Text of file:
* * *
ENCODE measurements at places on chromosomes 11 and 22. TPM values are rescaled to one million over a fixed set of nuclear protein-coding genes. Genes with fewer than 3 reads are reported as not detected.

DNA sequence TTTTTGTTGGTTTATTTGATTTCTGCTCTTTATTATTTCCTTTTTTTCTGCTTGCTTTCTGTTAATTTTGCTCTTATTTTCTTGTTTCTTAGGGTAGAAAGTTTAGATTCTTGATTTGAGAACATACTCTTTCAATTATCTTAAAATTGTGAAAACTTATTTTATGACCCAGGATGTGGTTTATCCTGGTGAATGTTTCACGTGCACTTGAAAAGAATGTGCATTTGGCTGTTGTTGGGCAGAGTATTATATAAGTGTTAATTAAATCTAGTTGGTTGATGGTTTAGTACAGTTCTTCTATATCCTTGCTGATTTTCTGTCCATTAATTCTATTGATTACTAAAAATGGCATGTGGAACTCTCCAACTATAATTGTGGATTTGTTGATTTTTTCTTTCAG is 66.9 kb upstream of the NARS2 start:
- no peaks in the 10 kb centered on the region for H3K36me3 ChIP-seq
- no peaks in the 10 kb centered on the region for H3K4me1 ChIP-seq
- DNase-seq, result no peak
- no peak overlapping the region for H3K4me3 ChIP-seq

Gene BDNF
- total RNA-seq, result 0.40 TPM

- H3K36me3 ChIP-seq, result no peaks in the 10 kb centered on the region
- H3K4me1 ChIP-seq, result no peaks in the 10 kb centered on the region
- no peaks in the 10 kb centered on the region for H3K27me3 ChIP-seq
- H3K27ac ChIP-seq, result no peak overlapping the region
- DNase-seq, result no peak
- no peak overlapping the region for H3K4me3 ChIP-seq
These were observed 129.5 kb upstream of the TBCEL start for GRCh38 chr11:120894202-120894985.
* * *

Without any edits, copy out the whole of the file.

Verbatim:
ENCODE measurements at places on chromosomes 11 and 22. TPM values are rescaled to one million over a fixed set of nuclear protein-coding genes. Genes with fewer than 3 reads are reported as not detected.

DNA sequence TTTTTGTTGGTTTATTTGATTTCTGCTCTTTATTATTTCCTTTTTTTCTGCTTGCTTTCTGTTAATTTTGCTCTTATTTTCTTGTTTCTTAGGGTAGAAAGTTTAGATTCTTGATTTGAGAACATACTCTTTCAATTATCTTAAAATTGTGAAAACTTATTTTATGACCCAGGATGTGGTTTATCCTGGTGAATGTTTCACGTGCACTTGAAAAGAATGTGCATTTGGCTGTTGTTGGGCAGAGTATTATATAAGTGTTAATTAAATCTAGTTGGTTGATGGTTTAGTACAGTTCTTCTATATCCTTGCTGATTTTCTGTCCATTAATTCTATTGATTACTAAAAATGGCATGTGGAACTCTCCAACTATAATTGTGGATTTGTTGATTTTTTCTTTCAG is 66.9 kb upstream of the NARS2 start:
- no peaks in the 10 kb centered on the region for H3K36me3 ChIP-seq
- no peaks in the 10 kb centered on the region for H3K4me1 ChIP-seq
- DNase-seq, result no peak
- no peak overlapping the region for H3K4me3 ChIP-seq

Gene BDNF
- total RNA-seq, result 0.40 TPM

- H3K36me3 ChIP-seq, result no peaks in the 10 kb centered on the region
- H3K4me1 ChIP-seq, result no peaks in the 10 kb centered on the region
- no peaks in the 10 kb centered on the region for H3K27me3 ChIP-seq
- H3K27ac ChIP-seq, result no peak overlapping the region
- DNase-seq, result no peak
- no peak overlapping the region for H3K4me3 ChIP-seq
These were observed 129.5 kb upstream of the TBCEL start for GRCh38 chr11:120894202-120894985.